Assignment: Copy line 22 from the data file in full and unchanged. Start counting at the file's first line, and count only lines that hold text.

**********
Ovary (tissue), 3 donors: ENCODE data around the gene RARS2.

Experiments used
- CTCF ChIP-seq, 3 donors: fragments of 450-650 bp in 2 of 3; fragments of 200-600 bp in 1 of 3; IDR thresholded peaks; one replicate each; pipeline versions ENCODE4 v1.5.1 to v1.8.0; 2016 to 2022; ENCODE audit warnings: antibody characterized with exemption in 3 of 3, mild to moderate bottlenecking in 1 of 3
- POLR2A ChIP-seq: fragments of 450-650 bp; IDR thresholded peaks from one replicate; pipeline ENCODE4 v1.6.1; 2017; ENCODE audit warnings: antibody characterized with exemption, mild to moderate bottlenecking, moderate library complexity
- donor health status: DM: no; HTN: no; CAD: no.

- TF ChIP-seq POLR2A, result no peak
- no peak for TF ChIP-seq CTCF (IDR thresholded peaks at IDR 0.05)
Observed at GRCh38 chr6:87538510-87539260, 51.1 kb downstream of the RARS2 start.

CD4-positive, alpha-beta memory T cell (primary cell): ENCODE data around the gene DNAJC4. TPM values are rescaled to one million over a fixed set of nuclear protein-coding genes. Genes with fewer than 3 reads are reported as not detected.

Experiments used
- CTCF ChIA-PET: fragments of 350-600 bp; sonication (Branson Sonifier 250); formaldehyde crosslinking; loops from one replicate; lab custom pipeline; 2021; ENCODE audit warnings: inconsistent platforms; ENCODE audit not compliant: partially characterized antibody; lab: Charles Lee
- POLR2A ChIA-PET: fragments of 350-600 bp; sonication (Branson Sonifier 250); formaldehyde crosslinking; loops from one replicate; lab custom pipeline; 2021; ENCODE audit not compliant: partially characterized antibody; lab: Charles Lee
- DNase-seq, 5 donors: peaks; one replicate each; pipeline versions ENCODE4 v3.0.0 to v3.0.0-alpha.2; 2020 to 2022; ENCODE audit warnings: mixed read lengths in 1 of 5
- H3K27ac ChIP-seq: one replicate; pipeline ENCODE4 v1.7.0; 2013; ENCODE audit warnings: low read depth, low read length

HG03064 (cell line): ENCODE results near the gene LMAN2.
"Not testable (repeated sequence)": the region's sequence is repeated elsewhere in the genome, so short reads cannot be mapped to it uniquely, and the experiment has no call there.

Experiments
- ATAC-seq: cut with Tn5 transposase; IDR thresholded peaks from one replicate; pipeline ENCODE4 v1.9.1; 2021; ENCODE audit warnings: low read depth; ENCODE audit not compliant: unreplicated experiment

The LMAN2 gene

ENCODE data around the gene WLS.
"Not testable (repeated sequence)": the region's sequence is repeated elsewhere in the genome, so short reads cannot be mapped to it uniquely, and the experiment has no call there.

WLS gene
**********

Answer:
WLS gene